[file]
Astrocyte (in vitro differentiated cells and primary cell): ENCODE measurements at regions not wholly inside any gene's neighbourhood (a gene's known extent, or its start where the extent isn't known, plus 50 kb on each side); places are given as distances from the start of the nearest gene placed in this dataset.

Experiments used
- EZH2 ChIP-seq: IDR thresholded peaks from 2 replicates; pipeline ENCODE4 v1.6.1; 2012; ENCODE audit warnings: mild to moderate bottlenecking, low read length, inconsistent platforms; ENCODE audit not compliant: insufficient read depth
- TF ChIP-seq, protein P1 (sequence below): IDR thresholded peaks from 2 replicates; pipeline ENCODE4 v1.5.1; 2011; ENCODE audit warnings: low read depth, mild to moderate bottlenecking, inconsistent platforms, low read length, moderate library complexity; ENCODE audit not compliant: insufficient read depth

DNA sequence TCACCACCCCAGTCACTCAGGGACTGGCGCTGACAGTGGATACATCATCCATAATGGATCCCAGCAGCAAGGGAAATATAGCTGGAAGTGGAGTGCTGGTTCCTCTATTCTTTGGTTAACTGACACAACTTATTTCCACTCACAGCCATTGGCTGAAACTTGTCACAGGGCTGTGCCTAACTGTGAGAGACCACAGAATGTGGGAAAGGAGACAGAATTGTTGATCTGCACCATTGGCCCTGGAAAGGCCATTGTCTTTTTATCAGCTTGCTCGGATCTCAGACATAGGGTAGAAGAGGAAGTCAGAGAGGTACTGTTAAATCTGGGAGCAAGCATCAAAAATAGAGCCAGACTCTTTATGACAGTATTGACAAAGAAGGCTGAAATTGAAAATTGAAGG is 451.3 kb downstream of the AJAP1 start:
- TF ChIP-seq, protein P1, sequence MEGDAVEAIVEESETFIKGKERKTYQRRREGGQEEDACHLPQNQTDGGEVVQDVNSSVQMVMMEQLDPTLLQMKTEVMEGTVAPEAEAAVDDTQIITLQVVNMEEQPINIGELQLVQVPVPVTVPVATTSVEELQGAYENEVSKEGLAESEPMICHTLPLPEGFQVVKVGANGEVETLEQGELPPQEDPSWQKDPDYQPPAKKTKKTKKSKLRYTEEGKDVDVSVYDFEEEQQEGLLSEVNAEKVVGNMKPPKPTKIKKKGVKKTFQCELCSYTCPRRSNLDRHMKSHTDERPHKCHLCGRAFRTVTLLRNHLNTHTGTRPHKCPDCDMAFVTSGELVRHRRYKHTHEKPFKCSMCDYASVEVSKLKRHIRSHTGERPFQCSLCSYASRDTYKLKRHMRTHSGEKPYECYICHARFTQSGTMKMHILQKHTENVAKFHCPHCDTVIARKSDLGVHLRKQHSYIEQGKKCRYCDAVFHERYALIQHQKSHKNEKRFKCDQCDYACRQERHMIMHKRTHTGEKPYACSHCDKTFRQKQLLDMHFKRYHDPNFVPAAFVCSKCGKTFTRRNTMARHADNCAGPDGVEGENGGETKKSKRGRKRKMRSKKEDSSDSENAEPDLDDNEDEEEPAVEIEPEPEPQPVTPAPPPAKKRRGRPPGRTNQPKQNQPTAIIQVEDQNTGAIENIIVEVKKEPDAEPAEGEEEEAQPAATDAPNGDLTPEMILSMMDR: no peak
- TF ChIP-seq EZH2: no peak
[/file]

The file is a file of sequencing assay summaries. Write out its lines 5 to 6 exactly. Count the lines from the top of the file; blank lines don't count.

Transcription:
DNA sequence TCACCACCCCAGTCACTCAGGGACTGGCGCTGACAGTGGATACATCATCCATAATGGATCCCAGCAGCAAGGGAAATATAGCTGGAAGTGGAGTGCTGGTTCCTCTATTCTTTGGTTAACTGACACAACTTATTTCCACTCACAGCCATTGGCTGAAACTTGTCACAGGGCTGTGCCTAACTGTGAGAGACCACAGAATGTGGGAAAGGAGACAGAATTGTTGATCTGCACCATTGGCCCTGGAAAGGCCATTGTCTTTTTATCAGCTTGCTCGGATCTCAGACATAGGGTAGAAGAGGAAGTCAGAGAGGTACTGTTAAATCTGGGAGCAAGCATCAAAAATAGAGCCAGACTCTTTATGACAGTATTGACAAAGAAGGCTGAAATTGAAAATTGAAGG is 451.3 kb downstream of the AJAP1 start:
- TF ChIP-seq, protein P1, sequence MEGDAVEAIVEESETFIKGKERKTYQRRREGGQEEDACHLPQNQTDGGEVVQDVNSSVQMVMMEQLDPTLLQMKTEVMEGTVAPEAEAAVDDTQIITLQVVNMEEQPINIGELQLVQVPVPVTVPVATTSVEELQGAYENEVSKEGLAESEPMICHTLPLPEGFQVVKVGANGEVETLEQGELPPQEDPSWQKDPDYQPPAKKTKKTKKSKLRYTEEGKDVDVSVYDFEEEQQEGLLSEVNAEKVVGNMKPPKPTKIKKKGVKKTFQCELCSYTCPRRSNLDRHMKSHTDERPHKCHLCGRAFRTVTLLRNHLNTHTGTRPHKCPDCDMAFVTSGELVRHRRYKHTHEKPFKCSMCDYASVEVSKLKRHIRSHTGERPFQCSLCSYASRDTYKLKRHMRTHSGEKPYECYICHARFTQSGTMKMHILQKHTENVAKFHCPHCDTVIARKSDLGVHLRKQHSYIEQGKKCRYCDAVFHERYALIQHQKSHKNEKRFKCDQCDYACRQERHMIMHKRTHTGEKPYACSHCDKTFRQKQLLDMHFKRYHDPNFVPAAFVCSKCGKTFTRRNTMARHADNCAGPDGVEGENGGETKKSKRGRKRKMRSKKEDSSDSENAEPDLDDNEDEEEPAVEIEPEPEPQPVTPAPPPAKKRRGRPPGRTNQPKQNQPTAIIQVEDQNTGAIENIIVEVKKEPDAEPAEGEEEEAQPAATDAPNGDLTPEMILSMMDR: no peak